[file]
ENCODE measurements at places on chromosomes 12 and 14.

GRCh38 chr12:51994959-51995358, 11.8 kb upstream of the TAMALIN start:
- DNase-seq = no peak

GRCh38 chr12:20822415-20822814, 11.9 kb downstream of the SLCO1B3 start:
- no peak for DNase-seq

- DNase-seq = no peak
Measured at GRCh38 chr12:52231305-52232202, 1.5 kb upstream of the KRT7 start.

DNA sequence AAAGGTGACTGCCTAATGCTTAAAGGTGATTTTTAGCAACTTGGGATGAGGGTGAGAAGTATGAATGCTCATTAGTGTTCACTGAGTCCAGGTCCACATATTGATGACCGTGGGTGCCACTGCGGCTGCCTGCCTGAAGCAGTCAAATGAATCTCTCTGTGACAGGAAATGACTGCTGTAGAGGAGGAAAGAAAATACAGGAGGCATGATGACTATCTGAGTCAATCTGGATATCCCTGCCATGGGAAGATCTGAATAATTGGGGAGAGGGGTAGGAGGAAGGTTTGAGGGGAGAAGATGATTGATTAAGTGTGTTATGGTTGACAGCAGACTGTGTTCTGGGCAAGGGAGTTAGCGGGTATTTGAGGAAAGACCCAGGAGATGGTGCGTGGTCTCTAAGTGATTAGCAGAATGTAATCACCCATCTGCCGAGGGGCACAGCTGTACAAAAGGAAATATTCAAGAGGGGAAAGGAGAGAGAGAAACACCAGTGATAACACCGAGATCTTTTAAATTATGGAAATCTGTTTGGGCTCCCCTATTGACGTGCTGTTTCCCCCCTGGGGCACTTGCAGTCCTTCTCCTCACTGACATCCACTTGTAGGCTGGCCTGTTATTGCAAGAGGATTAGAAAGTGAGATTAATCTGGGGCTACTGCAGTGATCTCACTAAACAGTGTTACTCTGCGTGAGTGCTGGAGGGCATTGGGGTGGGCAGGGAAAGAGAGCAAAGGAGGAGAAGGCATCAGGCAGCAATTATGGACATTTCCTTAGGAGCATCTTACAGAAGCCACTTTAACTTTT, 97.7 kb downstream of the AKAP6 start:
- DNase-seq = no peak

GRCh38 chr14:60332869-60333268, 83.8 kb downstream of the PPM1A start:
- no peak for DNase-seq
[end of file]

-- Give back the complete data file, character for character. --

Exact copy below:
ENCODE measurements at places on chromosomes 12 and 14.

GRCh38 chr12:51994959-51995358, 11.8 kb upstream of the TAMALIN start:
- DNase-seq = no peak

GRCh38 chr12:20822415-20822814, 11.9 kb downstream of the SLCO1B3 start:
- no peak for DNase-seq

- DNase-seq = no peak
Measured at GRCh38 chr12:52231305-52232202, 1.5 kb upstream of the KRT7 start.

DNA sequence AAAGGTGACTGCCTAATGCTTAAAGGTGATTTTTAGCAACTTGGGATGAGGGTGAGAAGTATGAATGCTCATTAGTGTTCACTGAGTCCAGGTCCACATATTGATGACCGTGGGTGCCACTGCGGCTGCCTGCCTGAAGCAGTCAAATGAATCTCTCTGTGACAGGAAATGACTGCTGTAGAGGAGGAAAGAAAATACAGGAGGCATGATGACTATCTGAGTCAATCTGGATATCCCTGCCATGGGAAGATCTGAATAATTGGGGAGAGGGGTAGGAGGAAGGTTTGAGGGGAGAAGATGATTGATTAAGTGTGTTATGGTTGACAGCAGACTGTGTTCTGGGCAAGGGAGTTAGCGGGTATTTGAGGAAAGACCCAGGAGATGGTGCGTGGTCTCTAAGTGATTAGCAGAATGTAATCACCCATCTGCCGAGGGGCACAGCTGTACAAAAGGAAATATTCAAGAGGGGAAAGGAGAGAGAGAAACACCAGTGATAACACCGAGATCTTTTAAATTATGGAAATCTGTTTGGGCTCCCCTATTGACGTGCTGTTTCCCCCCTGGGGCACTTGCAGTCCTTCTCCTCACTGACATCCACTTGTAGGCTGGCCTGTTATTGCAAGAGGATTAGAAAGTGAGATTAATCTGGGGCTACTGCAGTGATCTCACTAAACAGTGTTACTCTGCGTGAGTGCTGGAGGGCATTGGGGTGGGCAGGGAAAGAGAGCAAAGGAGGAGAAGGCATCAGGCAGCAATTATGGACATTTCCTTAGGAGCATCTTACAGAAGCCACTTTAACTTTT, 97.7 kb downstream of the AKAP6 start:
- DNase-seq = no peak

GRCh38 chr14:60332869-60333268, 83.8 kb downstream of the PPM1A start:
- no peak for DNase-seq